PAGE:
This summer, a host of museums across the city are unveiling exciting and urgent exhibitions centered around identity as Covid-19 restrictions ease up. The Met recently staged an expansive retrospective dedicated to the late painter Alice Neel, who made her black and brown neighbors in Spanish Harlem a chief focus of her work. While The Whitney is currently exhibiting the decades-spanning work of photographer Dawoud Bey, who captured a nostalgic era of Harlem replete with Black-owned shops and cultural centers. Over the weekend, the Gagosian Gallery unveiled its own contribution to the current wave with an exhibition showcasing the work of 12 in-demand contemporary black artists titled Social Works.
The exhibition is the first staged under the purveyor of art critic and writer Antwaun Sargent, who was appointed director and curator at the influential gallery in January. Speaking on the topicality of the exhibition, which features reflective work from Carrie Mae Weems, Theaster Gates, and others, Sargent told The New York Times last week, “Given the last year of the pandemic and protest and the history in which Black artists operate, the work does more than just sit quietly on the wall.”
The work on display comes from some of the most celebrated Black artists of our time. One standout piece is Theaster Gates’ work “A Song For Frankie” (2017-2021), which features the artist’s collection of over 5,000 records from the pioneering house music producer DJ Frankie Knuckles. Another eye-catcher comes from the Houston-based artist Rick Lowe in the form of his visual piece “Black Wall Street Journey #5,” a work that commemorates the 1921 Tulsa Massacre. Meanwhile, photographs from Carrie Mae Weems, who won the MacArthur Fellowship in 2013, sees the artist posed in front of various significant national monuments and institutions, providing a powerful reflection on where Black people sit within the narrative of American history.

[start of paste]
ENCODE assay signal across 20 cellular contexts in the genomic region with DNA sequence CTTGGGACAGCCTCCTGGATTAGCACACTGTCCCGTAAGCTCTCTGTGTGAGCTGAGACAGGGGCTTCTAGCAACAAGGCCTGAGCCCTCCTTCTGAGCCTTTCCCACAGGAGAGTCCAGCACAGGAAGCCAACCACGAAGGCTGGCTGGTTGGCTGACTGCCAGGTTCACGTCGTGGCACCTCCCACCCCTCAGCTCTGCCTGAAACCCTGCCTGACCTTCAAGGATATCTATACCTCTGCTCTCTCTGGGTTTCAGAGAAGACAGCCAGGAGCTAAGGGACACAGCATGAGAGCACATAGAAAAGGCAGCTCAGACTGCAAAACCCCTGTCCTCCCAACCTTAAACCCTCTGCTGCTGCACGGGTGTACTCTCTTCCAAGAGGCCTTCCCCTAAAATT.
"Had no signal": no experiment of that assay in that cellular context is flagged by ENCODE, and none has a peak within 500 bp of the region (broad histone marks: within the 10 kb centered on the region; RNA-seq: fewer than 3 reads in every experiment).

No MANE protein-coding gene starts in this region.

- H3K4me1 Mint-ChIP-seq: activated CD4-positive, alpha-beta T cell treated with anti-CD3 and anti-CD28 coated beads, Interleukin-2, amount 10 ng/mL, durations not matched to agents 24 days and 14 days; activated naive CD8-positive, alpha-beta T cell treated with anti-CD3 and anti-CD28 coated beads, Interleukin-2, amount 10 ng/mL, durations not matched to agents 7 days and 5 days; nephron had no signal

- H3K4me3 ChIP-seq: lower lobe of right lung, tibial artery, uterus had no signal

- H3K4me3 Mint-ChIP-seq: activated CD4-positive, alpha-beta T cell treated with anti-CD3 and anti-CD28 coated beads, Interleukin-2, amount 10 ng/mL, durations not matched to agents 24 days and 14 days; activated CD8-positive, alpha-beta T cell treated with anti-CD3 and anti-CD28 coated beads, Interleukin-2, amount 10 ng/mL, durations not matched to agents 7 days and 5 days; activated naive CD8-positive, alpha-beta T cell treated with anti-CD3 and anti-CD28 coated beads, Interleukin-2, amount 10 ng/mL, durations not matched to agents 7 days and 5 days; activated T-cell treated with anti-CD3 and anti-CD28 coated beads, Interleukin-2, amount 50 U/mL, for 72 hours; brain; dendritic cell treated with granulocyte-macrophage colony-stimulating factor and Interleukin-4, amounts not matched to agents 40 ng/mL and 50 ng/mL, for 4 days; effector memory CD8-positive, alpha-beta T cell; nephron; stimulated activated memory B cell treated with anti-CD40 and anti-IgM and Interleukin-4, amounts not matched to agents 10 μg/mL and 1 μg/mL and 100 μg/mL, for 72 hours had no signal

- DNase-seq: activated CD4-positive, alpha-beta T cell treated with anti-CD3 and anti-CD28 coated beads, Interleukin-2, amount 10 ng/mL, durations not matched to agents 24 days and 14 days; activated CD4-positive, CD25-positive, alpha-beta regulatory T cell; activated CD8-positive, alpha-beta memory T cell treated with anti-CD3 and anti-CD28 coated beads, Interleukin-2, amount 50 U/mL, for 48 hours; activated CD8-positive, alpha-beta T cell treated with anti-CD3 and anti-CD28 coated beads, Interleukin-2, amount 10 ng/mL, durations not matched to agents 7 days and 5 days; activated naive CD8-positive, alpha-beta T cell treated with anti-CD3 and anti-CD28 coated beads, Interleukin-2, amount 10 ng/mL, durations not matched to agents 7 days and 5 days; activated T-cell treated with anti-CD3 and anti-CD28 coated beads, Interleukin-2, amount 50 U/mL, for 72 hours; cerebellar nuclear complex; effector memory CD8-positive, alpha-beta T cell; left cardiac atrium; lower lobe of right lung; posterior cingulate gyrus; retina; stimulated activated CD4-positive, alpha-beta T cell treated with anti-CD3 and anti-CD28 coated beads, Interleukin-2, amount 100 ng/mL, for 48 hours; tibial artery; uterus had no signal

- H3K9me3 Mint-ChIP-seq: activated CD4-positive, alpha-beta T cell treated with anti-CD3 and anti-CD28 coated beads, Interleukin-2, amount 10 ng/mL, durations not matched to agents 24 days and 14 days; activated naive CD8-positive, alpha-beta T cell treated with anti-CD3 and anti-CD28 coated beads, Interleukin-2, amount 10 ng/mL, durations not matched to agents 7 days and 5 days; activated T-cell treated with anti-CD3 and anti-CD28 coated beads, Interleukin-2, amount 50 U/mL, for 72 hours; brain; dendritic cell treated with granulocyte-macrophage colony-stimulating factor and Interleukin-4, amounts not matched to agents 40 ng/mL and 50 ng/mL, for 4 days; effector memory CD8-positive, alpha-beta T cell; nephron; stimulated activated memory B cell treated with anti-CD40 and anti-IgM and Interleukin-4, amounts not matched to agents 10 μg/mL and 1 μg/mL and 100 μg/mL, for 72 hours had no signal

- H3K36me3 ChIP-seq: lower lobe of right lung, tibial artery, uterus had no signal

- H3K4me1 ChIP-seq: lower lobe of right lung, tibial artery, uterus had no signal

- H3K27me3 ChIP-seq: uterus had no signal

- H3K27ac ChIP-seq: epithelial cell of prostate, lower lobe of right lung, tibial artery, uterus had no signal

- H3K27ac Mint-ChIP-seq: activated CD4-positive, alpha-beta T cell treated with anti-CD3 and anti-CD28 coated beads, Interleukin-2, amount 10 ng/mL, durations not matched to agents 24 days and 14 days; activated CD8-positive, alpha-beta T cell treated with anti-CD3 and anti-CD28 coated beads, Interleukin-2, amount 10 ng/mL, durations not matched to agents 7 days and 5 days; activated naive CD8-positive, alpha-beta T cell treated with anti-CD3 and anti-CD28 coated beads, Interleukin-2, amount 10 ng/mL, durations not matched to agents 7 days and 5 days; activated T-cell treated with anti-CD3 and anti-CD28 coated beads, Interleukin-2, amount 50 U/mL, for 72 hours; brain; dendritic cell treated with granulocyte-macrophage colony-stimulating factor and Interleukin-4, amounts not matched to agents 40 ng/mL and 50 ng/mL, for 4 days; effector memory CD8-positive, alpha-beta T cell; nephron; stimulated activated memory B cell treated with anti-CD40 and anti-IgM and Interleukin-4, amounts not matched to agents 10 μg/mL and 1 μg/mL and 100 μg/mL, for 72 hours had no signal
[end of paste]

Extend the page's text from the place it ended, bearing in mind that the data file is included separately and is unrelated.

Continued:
Overall, the exhibition showcases Black artists reflecting on their past, contextualizing our present, and envisioning a more equitable future. Allana Clarke, a Trinidadian-American artist featured in the show, described the show as “a really complex view of Blackness” to the Times.
Social Works is on display at Gagosian Gallery’s West 24th Street location (just a short walk from The High Line!) from now through August 13. You can find more information about the show here.